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2015-06-18

What Is Hallux Abducto Valgus?

Publikuota: Be temos

Overview
Bunions Callous
Knowing how bunions develop is helpful in selecting the appropriate bunion treatment. In general, most bunion deformities are a result of foot structure and function which are genetic. As the heel strikes the ground when walking, the joints of the foot unlock and absorb impact. Referred to as pronation, the arch collapses causing the feet to flatten. This flattening causes excessive tension of the tendon in the upper mid-foot that enables the big toe to bend upward. The tendon contracts which then forces the big toe to be pulled laterally toward the second toe. It can take many years for a bunion to develop, and especially to the point of pain. One can have a bunion but not yet experience any bunion pain. Conversely, one can suffer from bunion pain without having a severe deformity.


Causes
Wearing footwear that is too tight or causing the toes to be squeezed together are the most commonly blamed factor for the cause of bunions and hallux valgus and is undoubtedly the main contributing factor. This probably is the reason for the higher prevalence of bunions among women. However, studies of some indigenous populations that never wear footwear, show that they also get bunions but they are very uncommon. As they do get bunions, factors other than footwear must play a role in the cause, even though footwear is the main culprit for providing the pressure that causes the symptoms.


Symptoms
In addition to the typical bump, signs of bunions can include red, calloused skin along the foot at the base of the big toe. With bunions, you may also develop calluses on the big toe, sores between the toes, ingrown toenail, and restricted motion of the toe. Some bunions are small and painless and some are large and extremely painful. Pressure from shoes worsens the problem.


Diagnosis
When an x-ray of a bunion is taken, there is usually angulation between the first metatarsal bone and the bones of the big toe. There may also be angulation between the first and second metatarsal bones. These angular irregularities are the essence of most bunions. In general, surgery for bunions aims to correct such angular deformities.


Non Surgical Treatment
Treatment of hallux valgus nearly always starts with adapting shoe wear to fit the foot. In the early stages of hallux valgus, converting from a shoe with a pointed toe to a shoe with a wide forefoot (or toe box) may arrest the progression of the deformity. Since the pain that arises from the bunion is due to pressure from the shoe, treatment focuses on removing the pressure that the shoe exerts on the deformity. Wider shoes reduce the pressure on the bunion. Bunion pads may reduce pressure and rubbing from the shoe. There are also numerous devices, such as toe spacers, that attempt to splint the big toe and reverse the deforming forces.
Bunions Hard Skin


Surgical Treatment
Bunion surgery is most often performed as an out-patient, this means you go home that same day. It will likely be done at a hospital or out-patient (ambulatory) surgery center. The anesthetic choices with bunion surgery are local with sedation, spinal or general anesthesia. You wouldn?t expect that a small bunion would be treated exactly the same as a large one. Over the years, surgeons have developed dozens of methods to surgically correct bunions. But don?t worry because only a handful of methods are used today. With most bunion surgeries today, the procedure involves a combination of soft-tissue rebalancing of ligaments and tendons as well as bone work to re-align the foot structure. You may have heard people say they had their ?bunion shaved.? In most cases, the surgery often involves much more than simply shaving the bunion. The shaving part of the procedure is called an ?exostectomy? and often performed in conjunction with other methods.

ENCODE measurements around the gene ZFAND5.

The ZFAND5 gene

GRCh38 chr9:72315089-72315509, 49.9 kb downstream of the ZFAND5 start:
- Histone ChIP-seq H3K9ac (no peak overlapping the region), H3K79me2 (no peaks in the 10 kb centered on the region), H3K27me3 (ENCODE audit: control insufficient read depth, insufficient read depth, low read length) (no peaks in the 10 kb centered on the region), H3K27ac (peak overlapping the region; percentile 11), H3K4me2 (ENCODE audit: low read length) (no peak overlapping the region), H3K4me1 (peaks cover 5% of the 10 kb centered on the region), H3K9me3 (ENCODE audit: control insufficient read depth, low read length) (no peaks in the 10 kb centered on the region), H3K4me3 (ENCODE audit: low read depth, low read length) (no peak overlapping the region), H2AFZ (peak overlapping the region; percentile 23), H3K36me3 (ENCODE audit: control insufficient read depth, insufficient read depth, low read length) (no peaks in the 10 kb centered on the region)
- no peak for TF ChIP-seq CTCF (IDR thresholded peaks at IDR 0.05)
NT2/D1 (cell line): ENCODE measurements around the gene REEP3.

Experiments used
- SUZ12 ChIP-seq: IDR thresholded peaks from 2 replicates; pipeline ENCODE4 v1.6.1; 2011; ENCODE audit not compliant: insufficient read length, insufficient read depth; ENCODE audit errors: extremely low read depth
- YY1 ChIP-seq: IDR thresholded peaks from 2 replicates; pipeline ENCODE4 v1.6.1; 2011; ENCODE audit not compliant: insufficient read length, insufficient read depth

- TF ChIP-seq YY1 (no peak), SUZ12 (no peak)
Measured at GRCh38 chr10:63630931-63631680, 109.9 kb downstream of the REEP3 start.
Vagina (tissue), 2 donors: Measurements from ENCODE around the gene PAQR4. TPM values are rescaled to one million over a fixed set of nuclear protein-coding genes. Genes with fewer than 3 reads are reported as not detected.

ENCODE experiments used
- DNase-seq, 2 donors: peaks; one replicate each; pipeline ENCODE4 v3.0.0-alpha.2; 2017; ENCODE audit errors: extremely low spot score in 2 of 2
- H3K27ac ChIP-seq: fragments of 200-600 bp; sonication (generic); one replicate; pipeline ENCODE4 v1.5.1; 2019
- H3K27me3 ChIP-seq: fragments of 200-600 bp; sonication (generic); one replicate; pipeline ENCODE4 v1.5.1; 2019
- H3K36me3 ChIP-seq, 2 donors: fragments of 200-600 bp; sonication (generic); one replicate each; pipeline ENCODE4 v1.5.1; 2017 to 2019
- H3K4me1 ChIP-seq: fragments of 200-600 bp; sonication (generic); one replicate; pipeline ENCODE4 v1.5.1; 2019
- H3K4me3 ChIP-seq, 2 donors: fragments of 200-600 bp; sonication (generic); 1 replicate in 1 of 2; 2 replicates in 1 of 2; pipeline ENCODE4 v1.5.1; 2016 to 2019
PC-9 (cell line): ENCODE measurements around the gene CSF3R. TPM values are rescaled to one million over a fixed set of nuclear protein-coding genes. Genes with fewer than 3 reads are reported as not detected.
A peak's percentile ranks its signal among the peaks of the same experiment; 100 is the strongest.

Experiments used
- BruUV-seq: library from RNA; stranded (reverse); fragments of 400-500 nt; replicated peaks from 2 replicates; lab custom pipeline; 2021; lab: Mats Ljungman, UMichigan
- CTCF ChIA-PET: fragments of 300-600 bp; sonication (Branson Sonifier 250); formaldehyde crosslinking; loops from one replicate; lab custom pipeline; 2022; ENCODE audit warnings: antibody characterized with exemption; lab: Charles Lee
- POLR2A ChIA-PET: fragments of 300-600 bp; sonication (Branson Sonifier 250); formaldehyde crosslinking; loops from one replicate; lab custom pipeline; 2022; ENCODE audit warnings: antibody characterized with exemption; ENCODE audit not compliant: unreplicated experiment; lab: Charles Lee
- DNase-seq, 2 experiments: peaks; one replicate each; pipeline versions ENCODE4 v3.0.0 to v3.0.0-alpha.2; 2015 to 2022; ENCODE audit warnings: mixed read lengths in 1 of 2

Prevention
If these exercises cause pain, don’t overdo them. Go as far as you can without causing pain that persists. This first exercise should not cause pain, but is great for stimulating blood and lymphatic circulation. Do it as often as you can every day. Only do this exercise after confirming it is OK with your doctor. Lie on your back and lift up your legs above you. Wiggle your toes and feet. Eventually you may be able to rapidly shake your feet for a minute at a time. Use your fingers to pull your big toe into proper alignment. Stretch your big toe and the rest of your toes. Curl them under for 10 seconds, then relax and let them point straight ahead for 10 seconds. Repeat several times. Do this at least once a day, and preferably several times. Flex your toes by pressing them against the floor or a wall until they are bent back. Hold them for 10 seconds, then release. Repeat several times. Grip with your toes. Practice picking up an article of clothing with your toes, dropping it, and then picking it up again. Warm water. Soak your feet for 20 minutes in a bowl of warm water. Try doing the foot exercises while soaking, and also relax and rest your feet. Epsom salts. Add it to your warm foot bath soak.

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